Changed Atmosphere: Two Polish families in Jedwabne pose around an empty chair with a kip- pah on it, symbolizing the vanished Jewish presence in their town, where as many as 1,600 Jews were massacred during World War II by their Polish neighbors.

Polish Locals, Jews Commemorate Jedwabne Pogrom

The 1941 pogrom in Jedwabne was commemorated by representatives of the Jewish community and local residents, at the site of the atrocity in Poland.

“I’m lucky to meet in Poland very good people, the righteous and those who do a lot for Jewish history and culture,” Israeli Ambassador to Poland Anna Azari said at Friday’s ceremony. “We need to look in the mirror of history and remember what is good and what is bad. Some say that the book by Jan Tomasz Gross, ‘Neighbors,’ or movies such as ‘Ida’ and ‘Aftermath’ are bad for the image of Poland. I think that it is not true. Authors like them are an honor for good and democratic Poland.”

During the ceremony Yitzhak Levin, an Israeli whose roots are from Jedwabne, said the Jewish mourner’s prayer Kaddish, and Polish Chief Rabbi Michael Schudrich read Psalm 23 and the El Malei Rachamim prayer.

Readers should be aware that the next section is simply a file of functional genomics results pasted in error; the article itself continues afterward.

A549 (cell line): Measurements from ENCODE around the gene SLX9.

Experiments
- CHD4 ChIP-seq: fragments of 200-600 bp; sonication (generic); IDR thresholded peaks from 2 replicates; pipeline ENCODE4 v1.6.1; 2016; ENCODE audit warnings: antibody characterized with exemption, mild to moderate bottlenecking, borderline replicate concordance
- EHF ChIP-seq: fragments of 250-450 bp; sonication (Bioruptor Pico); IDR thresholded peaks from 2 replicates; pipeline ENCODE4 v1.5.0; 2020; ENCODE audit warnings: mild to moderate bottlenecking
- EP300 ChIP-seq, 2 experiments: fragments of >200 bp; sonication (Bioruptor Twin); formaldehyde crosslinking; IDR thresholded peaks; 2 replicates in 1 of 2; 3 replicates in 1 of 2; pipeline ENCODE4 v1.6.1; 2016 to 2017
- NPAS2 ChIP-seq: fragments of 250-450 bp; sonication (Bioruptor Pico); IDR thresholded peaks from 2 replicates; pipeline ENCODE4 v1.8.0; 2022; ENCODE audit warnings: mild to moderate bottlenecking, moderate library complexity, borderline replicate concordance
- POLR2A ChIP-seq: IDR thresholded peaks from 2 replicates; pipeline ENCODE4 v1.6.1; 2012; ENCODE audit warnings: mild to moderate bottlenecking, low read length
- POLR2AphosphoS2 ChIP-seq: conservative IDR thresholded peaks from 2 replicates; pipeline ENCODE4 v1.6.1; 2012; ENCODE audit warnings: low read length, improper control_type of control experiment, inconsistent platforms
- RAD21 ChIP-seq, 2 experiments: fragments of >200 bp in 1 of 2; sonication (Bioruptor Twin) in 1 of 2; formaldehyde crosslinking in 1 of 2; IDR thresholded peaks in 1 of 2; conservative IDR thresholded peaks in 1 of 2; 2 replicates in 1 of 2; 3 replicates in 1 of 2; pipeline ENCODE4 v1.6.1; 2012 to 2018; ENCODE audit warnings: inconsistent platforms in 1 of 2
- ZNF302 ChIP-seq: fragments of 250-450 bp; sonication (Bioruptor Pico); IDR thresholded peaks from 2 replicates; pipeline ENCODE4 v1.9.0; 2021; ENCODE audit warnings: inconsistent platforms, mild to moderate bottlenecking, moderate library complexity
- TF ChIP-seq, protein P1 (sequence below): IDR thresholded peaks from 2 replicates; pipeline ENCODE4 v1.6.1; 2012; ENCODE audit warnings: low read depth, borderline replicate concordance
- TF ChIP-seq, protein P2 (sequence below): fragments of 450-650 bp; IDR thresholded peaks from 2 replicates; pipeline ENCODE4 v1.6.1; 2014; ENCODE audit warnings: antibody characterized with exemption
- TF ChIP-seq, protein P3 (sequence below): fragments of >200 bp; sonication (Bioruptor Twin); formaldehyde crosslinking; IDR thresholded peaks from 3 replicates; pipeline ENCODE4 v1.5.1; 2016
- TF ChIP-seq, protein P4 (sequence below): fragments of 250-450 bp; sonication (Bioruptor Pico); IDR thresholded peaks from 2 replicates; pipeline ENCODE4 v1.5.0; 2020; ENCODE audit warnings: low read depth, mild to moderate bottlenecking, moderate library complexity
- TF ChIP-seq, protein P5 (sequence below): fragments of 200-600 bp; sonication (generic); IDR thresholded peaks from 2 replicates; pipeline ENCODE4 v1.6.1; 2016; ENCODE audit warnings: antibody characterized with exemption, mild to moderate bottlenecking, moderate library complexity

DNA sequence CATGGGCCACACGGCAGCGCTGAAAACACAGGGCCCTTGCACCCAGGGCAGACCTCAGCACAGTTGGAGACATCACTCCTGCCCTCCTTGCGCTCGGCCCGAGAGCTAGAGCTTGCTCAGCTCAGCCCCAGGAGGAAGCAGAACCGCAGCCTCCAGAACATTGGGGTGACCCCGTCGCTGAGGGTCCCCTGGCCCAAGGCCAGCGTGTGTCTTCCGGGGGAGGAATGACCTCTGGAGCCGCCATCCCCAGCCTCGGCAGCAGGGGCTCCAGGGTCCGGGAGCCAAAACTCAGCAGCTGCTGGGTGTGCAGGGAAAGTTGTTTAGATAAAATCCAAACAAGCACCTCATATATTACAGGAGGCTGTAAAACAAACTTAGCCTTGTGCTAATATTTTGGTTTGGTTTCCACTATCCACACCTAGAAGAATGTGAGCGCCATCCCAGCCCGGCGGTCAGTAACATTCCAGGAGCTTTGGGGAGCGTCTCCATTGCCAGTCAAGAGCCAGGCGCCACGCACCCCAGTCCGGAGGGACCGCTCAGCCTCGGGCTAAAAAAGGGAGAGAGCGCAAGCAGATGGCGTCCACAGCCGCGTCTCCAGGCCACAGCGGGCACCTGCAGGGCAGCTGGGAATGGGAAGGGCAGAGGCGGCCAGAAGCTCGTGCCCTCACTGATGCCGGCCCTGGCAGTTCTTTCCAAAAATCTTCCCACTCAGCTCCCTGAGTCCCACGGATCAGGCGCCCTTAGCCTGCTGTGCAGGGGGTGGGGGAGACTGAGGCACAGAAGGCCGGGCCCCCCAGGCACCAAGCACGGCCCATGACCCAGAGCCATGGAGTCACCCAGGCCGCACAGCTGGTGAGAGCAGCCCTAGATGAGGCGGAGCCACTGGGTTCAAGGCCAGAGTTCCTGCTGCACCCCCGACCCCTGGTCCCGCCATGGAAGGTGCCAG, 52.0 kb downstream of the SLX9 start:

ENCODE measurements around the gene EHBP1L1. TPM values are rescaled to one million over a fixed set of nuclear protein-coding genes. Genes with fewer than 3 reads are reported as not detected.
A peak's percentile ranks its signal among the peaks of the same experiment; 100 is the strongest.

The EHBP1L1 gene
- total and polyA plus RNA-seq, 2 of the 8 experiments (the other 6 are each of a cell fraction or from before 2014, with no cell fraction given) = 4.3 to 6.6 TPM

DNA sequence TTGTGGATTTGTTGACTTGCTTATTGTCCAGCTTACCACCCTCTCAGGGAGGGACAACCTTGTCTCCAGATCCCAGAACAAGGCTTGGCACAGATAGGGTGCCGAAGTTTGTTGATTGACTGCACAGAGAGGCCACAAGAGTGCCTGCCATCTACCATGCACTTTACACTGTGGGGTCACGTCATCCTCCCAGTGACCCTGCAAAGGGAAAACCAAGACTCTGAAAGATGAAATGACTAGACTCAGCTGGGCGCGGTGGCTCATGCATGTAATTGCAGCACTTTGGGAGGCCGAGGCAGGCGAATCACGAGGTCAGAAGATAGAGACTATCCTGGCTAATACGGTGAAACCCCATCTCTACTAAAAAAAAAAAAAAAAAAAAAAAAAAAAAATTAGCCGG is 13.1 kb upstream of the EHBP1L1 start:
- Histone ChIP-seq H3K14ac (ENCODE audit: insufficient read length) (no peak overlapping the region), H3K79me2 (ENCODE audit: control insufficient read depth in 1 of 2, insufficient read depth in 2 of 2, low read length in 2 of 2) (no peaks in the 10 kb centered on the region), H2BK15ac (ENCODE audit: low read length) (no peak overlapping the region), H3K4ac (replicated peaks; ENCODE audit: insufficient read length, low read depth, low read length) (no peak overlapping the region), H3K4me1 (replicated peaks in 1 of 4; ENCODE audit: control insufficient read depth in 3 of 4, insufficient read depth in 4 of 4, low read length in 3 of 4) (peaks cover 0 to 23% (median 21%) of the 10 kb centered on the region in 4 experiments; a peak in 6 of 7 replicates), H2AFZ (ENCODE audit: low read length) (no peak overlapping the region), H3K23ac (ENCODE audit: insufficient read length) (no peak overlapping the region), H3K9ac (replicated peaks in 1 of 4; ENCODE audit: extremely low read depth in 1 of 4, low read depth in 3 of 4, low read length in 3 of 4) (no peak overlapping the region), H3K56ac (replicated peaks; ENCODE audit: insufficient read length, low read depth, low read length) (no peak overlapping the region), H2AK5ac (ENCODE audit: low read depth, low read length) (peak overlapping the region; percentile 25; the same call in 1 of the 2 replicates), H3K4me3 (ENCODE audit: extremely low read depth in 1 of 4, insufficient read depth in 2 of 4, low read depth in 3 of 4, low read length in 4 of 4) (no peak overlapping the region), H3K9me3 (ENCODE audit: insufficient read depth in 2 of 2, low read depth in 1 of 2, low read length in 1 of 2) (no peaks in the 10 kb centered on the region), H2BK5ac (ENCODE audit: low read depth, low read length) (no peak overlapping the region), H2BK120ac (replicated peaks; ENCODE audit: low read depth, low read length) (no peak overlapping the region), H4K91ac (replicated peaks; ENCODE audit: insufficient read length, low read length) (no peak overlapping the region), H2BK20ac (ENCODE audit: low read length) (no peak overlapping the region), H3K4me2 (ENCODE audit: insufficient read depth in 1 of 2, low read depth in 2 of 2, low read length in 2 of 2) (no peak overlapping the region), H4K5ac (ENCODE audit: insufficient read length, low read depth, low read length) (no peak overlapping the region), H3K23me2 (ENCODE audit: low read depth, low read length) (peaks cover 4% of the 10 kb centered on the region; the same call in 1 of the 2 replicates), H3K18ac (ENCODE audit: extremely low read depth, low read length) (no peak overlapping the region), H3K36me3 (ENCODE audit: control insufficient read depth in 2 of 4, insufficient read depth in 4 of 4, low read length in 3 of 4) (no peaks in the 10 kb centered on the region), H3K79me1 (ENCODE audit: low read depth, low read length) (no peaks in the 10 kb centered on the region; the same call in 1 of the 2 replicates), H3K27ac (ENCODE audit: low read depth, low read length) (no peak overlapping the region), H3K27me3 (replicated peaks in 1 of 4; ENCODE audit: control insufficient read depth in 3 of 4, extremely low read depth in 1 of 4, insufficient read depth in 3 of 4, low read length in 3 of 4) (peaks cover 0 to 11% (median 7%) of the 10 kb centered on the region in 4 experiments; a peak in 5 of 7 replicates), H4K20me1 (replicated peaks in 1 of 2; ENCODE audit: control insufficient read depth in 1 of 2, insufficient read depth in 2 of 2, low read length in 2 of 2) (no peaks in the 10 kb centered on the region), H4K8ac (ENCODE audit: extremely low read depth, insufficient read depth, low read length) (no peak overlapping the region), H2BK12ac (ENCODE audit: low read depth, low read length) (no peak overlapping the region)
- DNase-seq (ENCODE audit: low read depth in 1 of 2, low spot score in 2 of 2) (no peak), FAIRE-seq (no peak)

On July 10, 1941, dozens of residents of the Polish town murdered hundreds of their Jewish neighbors. Most of the victims were burned alive in a barn. The massacre was one of several that summer committed by ordinary Poles against Jews.

Anna Chipczynska, president of the Jewish Community of Warsaw, stressed that the sites of mass murder are inviolable, in connection to exhumation of a mass grave in Wasosz, located 100 miles east of Warsaw, the site of a mass attack in September 1941 on its Jewish community, planned for this fall by the Institute of National Remembrance.

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Polish Locals, Jews Commemorate Jedwabne Pogrom

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